The ongoing effort to redevelop the 48-acre Pechanga Arena site in San Diego has been sidelined yet again, as a superior court judge invalidated the original ballot measure approving the project.
San Diego Superior Court Judge Katherine Bacal held that Measure E, approved by 57 percent of San Diego voters, was not valid as it did not include an environmental impact analysis of a repeal of the 30-foot coastal height limit for buildings in the 48-acre parcel.
It’s another setback for the star-crossed effort. The city had already gone through a bidding process and selected a developer before the state ruled the effort violated the state Surplus Lands Act, which required affordable housing to be part of any move to release city land for redevelopment. San Diego then solicited new RFPs for the project. The ruling comes as the city began evaluations of five project proposals, including a revamped proposal from Discover Midway (which was awarded development rights before the state action).
The city’s response is to move forward on two fronts. The first is to appeal the decision; the city argued that a plan for Midway area development approved in 2018 already assessed the impact of taller buildings. But an appeal could take a couple of years. The other front involved performing an environmental impact study and then presenting that plan to voters in the November 2022 elections, in a move that allows development plans to proceed. From the San Diego Union-Tribune:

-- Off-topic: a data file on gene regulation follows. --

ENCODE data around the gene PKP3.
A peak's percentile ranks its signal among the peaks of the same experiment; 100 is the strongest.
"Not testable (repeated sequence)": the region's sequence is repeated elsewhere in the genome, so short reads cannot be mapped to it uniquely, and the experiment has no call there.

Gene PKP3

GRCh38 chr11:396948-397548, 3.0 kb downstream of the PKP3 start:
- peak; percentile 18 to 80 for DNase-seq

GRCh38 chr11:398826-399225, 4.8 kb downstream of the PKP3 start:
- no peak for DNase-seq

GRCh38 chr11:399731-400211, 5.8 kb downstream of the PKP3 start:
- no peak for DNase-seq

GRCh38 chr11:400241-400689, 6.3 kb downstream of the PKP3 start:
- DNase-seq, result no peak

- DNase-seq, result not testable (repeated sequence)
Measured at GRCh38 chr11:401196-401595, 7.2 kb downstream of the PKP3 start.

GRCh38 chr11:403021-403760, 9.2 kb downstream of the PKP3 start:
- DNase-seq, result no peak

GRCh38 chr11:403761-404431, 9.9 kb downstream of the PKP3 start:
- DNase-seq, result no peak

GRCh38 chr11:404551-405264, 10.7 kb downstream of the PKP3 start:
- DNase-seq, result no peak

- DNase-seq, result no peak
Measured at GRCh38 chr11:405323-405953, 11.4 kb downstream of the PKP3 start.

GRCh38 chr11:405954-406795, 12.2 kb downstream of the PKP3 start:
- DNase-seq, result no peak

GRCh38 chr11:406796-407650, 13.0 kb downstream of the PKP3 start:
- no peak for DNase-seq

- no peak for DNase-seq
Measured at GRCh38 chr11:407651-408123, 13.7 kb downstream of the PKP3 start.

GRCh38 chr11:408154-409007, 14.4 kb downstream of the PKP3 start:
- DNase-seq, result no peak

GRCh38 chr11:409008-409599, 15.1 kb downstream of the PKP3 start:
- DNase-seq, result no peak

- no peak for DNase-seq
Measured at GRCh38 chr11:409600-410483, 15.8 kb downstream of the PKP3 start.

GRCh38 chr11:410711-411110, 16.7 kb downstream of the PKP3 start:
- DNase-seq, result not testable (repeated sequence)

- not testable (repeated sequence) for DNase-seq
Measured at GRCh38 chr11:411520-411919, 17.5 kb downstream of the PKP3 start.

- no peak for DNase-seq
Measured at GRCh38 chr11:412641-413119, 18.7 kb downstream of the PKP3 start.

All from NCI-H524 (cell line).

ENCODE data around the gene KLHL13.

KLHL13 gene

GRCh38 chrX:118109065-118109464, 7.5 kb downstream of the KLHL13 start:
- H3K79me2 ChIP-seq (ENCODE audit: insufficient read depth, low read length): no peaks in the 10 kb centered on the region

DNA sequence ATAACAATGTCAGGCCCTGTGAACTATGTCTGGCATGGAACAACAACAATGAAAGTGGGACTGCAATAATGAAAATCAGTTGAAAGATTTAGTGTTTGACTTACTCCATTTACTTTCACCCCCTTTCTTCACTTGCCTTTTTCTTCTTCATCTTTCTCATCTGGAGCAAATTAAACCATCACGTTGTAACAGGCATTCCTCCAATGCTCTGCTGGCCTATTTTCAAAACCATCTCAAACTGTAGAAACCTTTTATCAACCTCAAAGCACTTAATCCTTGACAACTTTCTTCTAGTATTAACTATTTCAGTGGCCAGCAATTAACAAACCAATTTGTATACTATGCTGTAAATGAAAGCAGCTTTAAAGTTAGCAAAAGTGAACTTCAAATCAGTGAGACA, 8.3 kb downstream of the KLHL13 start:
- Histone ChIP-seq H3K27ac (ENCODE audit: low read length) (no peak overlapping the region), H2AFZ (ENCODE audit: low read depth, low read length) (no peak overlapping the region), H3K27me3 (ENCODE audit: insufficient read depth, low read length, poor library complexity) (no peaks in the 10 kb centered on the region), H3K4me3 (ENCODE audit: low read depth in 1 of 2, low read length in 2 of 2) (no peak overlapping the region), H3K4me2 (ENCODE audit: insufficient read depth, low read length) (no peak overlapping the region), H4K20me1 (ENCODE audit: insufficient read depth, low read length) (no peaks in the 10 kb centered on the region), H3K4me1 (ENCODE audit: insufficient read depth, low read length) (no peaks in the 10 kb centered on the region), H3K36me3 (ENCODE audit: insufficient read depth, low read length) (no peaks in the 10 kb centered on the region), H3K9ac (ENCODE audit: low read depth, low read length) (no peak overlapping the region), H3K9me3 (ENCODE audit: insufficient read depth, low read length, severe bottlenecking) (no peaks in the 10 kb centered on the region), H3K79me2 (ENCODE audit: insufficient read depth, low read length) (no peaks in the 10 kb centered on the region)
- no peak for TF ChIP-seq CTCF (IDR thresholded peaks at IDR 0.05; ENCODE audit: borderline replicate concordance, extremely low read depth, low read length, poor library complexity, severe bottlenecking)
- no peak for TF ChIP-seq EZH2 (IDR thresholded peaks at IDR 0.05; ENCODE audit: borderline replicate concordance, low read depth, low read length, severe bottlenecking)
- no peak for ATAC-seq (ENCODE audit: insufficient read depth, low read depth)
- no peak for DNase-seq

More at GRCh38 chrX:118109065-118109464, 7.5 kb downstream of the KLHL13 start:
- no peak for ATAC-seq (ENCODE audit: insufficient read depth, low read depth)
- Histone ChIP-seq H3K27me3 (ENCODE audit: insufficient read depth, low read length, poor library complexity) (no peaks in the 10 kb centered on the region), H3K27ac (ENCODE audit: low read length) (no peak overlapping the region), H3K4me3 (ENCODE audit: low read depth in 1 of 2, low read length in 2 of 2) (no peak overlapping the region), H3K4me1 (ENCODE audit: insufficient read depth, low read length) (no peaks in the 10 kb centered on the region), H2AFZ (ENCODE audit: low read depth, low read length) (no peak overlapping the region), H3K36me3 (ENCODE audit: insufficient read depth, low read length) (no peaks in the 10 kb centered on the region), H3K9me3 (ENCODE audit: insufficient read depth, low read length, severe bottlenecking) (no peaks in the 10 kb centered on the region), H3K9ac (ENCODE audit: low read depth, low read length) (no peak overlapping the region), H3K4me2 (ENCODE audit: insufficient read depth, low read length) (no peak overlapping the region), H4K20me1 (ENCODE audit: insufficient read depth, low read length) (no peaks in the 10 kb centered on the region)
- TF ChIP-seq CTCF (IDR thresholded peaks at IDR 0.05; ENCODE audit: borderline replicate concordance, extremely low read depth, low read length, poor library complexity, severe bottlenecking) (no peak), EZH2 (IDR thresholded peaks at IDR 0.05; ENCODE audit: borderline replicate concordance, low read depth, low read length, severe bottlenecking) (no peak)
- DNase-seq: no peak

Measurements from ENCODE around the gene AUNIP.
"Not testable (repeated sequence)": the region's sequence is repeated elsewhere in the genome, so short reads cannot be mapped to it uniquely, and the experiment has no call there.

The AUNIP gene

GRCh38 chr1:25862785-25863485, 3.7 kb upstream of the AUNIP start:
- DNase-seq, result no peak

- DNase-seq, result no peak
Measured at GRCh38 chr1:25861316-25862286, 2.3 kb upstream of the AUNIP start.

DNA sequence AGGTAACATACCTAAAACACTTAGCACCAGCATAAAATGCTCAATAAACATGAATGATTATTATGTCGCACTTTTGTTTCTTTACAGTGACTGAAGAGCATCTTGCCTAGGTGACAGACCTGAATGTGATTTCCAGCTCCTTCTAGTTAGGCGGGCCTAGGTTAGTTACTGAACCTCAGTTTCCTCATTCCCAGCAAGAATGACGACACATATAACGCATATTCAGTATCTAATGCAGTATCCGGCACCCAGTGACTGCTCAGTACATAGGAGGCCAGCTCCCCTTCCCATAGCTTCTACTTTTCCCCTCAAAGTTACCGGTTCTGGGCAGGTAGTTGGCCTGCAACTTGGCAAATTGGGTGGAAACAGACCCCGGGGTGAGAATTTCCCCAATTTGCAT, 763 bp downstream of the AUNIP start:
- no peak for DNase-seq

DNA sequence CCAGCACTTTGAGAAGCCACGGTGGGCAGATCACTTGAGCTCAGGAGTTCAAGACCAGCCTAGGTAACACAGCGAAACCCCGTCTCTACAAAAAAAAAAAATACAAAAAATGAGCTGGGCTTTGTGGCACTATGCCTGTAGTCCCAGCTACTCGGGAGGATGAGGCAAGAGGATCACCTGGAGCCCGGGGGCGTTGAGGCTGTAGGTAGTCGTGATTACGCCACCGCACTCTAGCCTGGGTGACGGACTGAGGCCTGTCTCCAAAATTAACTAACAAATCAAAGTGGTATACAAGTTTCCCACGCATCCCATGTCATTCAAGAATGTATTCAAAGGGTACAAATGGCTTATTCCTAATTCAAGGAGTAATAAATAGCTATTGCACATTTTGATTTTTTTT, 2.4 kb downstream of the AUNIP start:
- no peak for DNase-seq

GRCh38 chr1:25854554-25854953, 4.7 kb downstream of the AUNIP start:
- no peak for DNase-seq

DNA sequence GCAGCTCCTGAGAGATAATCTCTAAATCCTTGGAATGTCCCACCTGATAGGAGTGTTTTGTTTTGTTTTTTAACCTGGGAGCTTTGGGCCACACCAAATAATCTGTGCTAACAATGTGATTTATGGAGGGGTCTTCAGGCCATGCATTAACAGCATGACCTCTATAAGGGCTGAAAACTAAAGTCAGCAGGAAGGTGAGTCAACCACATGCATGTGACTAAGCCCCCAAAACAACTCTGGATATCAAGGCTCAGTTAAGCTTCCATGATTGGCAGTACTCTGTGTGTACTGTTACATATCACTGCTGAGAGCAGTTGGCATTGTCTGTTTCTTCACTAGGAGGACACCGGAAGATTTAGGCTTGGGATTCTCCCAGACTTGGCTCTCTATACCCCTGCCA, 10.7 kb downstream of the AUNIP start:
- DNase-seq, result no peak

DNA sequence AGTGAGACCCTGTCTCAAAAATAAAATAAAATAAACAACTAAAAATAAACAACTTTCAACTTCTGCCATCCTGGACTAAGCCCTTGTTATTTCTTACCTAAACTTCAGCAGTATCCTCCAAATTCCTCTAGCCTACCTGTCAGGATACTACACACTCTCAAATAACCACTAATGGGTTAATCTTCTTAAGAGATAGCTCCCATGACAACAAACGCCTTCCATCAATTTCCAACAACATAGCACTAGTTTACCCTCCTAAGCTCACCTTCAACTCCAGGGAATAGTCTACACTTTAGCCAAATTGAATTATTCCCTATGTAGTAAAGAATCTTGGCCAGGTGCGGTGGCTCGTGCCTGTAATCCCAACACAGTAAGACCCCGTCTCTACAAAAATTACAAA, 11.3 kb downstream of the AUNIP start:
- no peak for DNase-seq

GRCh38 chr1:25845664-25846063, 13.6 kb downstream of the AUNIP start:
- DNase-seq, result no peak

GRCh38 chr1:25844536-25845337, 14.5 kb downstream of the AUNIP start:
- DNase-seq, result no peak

Both approaches are time-consuming, but the two-pronged response is likely intended to provide would-be sports arena site developers with enough confidence to continue forward.
“You’re talking about many months, maybe even a couple of years, before you get a decision (on appeal). However that comes out, presumably the losing party would file a further appeal to the state supreme court,” said Cary Lowe, who is a retired land-use lawyer and urban planner. “In the meantime, the city can certainly do the (environmental analysis) faster than that.”
Sports arena site bidders are currently in a 90-day negotiation period with the city and are expected to present their proposals to City Council members next year.
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